Who pays for hospice care?
Home hospice care usually costs less than care in hospitals, nursing homes, or other institutional settings. This is because less high-cost technology is used, and family and friends provide most of the care at home.
Medicare, Medicaid in most states, the Department of Veterans Affairs, most private insurance plans, HMOs, and other managed care organizations pay for hospice care. Also, community contributions, memorial donations, and foundation gifts allow many hospices to give free services to patients who can’t afford payment. Some programs charge patients according to their ability to pay.
To get payment from Medicare, the agency must be approved by Medicare to provide hospice services.
To qualify for the Medicare hospice benefit, a doctor and the hospice medical director (also a doctor) must see the patient and certify that the patient has less than 6 months to live if the disease runs its normal course. The hospice benefit starts with 2 periods of 90 days each, then an unlimited number of 60-day periods. The doctor or nurse practitioner must re-certify the patient in a face-to-face visit before the third election period, then again before each benefit period after that. This means that the patient must be seen by their own doctor and the hospice doctor to be certified for the first 180 days of hospice care. After the first 180 days, the patient must be seen again to be re-certified every 60 days for as long as the patient is getting hospice care.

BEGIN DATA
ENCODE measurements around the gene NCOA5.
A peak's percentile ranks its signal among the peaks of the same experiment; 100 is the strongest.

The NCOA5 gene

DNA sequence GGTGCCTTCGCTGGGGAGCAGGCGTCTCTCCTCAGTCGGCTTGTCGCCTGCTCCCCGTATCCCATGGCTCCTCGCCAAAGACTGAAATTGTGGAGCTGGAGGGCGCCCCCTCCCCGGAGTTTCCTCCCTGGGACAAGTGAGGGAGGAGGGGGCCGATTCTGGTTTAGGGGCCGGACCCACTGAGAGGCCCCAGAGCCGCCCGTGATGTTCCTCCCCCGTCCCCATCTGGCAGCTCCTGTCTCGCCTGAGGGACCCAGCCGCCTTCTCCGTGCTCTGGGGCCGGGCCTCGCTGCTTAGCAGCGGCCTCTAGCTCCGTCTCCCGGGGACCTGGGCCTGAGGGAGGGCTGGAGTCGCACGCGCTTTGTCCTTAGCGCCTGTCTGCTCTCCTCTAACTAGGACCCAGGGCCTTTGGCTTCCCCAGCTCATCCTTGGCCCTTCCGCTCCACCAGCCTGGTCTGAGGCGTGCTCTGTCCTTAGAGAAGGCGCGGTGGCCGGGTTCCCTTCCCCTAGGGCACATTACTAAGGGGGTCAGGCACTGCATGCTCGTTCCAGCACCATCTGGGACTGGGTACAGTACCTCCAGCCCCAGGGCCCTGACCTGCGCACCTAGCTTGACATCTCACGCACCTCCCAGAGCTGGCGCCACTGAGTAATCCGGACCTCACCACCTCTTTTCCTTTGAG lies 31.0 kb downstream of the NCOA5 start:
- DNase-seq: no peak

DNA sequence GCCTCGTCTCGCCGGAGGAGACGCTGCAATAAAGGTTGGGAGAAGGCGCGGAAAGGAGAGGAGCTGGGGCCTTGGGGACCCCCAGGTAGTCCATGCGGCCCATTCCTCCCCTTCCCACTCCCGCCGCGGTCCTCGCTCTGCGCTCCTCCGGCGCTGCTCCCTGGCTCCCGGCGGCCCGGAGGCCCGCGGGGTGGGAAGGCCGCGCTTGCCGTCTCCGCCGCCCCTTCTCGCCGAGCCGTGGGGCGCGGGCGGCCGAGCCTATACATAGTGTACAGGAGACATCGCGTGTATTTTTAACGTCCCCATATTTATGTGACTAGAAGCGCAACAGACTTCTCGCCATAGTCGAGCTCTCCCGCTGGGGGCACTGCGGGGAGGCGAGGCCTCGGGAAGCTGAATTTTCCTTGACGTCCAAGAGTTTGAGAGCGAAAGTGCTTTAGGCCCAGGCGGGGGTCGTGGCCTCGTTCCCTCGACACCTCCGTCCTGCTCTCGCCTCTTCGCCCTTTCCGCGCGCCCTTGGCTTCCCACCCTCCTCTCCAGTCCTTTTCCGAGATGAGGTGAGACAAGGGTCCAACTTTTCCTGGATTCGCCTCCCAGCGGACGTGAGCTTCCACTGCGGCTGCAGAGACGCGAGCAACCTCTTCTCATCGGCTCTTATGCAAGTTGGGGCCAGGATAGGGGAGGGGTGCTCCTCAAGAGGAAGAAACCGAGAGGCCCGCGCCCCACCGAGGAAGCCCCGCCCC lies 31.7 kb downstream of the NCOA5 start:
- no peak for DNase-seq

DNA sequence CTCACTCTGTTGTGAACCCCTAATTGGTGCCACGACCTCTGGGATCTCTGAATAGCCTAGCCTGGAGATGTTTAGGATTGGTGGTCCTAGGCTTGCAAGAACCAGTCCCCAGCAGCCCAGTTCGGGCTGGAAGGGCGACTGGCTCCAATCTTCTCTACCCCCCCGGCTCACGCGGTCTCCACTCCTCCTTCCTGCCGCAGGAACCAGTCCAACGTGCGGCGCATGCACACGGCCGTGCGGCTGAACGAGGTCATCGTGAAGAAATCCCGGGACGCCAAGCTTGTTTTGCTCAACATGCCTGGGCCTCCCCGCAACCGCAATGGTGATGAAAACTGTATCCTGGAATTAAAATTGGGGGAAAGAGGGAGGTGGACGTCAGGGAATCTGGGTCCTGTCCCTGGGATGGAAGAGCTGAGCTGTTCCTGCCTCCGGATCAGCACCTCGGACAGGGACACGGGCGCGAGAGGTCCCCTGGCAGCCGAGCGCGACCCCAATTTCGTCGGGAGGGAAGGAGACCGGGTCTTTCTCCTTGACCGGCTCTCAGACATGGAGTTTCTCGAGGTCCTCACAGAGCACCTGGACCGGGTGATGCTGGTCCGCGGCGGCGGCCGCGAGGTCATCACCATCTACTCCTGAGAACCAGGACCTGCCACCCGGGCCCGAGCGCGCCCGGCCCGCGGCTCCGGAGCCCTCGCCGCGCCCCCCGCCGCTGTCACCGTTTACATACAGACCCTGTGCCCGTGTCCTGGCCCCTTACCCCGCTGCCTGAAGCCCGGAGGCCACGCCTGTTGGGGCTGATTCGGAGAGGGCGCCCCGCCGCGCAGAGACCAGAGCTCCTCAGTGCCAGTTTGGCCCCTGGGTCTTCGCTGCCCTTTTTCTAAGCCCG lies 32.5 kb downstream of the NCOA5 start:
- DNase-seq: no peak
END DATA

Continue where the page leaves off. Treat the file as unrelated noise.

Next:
The patient signs a statement that says he or she understands the nature of the illness and of hospice care, and that he or she wants to be admitted to hospice. By signing the statement, the patient declines Medicare Part A and instead chooses the Medicare hospice benefit for all care related to his or her cancer. The patient can still receive Medicare benefits for illnesses that aren’t related to cancer. A family member may sign the statement if the patient is unable to do so.
If you’re not sure how hospice might work for you, Medicare offers a one-time only hospice consultation. You can meet with a hospice medical director or hospice doctor to discuss your care options and treatment needs. You don’t have to choose hospice care if you use this consultation service.
In 1986, laws were passed to allow the states to develop coverage for hospice programs. Most states have a Medicaid hospice benefit, which is patterned after the Medicare hospice benefit.
Most private health insurance companies include hospice care as a benefit. Be sure to ask about your insurance coverage, not only for hospice, but also for home care.
If insurance coverage is not available or does not cover all costs, the patient and the family can hire hospice providers and pay for services out of pocket. Some hospices are able to provide services without charge if a patient has limited or no financial resources.
Last Medical Review: 04/30/2013
Last Revised: 04/30/2013